At the start of the trial, patients averaged a distance of approximately 300 meters in a six-minute walking test. The authors of the trial proposed a forty-five meter improvement as providing a ‘clinically useful’ outcome. The group that received medical care alone improved by twenty meters while the group that received graded exercise improved by thirty-five. As the graded exercise was in addition to medical care however, the first twenty meters of improvement may be attributed to this, meaning only fifteen meters can be attributed to the exercise itself. Few people would deny that a fifteen meter improvement after a year of therapy is hardly a miracle cure.
The furthest distance completed in the walking test was only half the average distance of a typical healthy pensioner. Fatigue levels were still higher at the end of the trial than for patients with congestive heart failure. As all the patients in the trial were receiving some form of treatment the results don’t indicate whether any of these treatments are significantly more effective than no treatment at all.
As fatigue is only one of many disabling symptoms of ME, a reduction in fatigue does not necessarily equate to a return to health or improvement in physical and social function. No data about patient recovery or deterioration has yet been published, so media claims that patients were ‘cured’ or returned to ‘normal’ following the trial are unsupported. There is no evidence that patients came off benefits or returned to work as a result of the trial, in fact receipt of benefits was found to have increased. Given ME is characterised by periods of remission and relapse it will be interesting to see whether improvements are sustained in the longer-term.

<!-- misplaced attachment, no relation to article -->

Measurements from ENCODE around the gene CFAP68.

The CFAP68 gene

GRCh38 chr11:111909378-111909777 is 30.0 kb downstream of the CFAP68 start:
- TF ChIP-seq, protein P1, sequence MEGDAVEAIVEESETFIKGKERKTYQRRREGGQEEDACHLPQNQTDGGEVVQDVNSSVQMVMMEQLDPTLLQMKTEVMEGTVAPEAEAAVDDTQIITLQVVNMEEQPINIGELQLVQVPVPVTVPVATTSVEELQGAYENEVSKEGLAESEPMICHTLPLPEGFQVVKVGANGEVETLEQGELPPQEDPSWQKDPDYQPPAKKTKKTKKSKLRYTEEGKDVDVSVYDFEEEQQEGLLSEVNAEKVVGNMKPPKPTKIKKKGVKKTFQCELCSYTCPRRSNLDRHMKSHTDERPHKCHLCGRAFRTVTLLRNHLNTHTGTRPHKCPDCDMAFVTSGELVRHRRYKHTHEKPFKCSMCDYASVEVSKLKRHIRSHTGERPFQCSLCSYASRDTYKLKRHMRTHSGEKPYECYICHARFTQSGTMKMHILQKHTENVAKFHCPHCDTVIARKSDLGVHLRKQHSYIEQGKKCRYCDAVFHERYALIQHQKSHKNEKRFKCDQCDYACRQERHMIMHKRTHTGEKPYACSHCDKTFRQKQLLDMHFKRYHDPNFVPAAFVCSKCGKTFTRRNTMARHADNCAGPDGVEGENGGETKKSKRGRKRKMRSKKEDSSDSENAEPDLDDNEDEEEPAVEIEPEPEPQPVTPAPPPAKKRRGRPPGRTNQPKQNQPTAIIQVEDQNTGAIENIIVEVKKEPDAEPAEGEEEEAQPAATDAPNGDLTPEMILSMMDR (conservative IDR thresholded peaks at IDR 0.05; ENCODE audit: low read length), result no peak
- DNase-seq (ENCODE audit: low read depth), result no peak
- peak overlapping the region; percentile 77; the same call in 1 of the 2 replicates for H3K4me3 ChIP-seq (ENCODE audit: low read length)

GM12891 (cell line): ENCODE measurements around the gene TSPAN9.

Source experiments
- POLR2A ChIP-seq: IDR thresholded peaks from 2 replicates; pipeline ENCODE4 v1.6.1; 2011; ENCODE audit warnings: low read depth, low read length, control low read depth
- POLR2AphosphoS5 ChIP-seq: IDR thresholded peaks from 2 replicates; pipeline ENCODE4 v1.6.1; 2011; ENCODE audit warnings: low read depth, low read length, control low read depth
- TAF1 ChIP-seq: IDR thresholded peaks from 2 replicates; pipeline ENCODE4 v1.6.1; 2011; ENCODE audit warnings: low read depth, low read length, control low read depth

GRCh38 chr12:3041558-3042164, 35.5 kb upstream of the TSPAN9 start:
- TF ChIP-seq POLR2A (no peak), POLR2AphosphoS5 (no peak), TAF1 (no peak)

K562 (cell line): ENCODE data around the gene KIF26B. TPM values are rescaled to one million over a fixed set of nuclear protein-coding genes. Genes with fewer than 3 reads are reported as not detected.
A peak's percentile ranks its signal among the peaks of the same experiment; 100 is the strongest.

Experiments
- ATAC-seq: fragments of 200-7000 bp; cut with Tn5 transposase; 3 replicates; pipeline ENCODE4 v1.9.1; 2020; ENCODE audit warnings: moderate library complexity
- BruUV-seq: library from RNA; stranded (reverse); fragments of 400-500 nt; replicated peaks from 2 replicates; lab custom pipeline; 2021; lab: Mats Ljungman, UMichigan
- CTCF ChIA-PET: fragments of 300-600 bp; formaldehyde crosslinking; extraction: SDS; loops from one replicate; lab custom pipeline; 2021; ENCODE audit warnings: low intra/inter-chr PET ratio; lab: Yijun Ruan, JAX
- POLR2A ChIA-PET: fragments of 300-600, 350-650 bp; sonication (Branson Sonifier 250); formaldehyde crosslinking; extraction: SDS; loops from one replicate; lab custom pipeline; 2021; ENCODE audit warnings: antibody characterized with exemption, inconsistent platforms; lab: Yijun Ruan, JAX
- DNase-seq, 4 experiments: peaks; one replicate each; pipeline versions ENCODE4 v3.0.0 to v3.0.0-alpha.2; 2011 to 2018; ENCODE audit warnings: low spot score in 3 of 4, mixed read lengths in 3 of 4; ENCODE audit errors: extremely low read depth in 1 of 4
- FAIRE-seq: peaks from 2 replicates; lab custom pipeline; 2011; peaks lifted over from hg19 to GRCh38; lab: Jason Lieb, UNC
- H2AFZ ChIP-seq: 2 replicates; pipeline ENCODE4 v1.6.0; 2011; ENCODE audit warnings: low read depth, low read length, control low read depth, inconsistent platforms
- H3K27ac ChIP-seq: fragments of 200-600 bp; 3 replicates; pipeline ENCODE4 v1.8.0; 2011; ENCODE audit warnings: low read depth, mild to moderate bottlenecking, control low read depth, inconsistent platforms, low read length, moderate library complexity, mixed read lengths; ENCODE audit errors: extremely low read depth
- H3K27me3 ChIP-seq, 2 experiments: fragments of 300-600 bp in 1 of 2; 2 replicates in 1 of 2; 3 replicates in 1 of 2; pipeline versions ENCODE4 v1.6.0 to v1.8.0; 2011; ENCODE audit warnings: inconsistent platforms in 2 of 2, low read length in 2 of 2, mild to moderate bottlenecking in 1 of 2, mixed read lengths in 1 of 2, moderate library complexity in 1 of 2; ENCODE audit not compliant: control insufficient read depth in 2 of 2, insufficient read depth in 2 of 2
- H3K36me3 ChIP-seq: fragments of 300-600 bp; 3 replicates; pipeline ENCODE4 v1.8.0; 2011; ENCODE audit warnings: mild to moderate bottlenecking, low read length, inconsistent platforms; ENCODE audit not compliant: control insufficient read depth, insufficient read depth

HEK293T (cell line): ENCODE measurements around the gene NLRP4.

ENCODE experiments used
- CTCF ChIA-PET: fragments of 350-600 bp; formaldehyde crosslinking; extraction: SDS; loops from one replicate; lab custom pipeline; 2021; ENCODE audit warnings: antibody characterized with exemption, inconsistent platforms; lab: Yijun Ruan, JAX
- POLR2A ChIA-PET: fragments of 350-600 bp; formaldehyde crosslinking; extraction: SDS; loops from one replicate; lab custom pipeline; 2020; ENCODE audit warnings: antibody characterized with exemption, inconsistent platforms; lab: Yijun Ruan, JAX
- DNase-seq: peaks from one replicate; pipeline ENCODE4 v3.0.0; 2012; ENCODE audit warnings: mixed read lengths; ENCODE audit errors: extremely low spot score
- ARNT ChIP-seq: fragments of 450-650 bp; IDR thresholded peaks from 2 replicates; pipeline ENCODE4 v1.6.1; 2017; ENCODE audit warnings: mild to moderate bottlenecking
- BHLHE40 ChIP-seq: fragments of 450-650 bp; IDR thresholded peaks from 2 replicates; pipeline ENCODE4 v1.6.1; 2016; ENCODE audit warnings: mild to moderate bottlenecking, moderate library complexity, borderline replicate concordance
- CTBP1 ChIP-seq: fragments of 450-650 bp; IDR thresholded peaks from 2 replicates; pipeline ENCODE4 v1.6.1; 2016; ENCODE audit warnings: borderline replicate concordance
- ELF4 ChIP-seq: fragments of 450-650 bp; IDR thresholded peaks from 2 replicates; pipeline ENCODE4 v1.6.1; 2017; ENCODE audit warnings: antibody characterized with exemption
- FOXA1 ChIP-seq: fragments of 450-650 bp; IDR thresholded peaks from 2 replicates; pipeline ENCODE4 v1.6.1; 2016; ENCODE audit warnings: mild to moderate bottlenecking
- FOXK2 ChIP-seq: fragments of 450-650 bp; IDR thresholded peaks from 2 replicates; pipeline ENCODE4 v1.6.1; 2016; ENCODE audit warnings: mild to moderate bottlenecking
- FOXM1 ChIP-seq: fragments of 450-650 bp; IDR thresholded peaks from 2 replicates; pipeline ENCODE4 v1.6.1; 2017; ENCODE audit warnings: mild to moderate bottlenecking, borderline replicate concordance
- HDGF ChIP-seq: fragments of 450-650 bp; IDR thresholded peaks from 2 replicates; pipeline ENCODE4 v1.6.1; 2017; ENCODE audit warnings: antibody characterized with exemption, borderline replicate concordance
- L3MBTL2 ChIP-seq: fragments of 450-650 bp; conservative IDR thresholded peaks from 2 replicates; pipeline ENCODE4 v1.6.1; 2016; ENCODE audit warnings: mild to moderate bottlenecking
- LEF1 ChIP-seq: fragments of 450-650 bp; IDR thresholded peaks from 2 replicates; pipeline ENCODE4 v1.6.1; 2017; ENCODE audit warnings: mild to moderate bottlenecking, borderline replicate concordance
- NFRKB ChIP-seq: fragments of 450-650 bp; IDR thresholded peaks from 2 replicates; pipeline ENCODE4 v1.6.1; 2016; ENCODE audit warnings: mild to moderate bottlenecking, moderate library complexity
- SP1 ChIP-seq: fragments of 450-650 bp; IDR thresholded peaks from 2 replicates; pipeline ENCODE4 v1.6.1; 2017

To GET or not to GET?
The truth is it is hard to know quite what to believe. Specialists on both sides of the divide offer very different advice and few GPs are well enough informed to offer a reassuring opinion. Refusal to co-operate with graded exercise can be seen as proof of a behavioural disorder but specialist treatment is not available in many areas and poorly delivered exercise treatments bring a high risk of relapse.
Every patient has heard horror stories about the dangers of graded exercise but most have heard the recovery stories too. Every sufferer I know has been told at some point that if they just do a bit of exercise they’re sure to be cured, but just because it says so in the Mail or the Times, doesn’t necessarily make it true.
At most, GET and CBT can claim to be a moderately effective form of symptom management, applicable to a particular subgroup of patients; they are certainly not the miracle cure that media pundits report them to be.
In the end it should fall to the patient to make a free and unpressured choice; whatever they decide, they are the ones who must live with the consequences.
Over to you:
What are your opinions on the PACE trial?
Are there any specialist ME physiotherapists in your area?
Have you ever tried graded exercise therapy and did you find it helpful or harmful?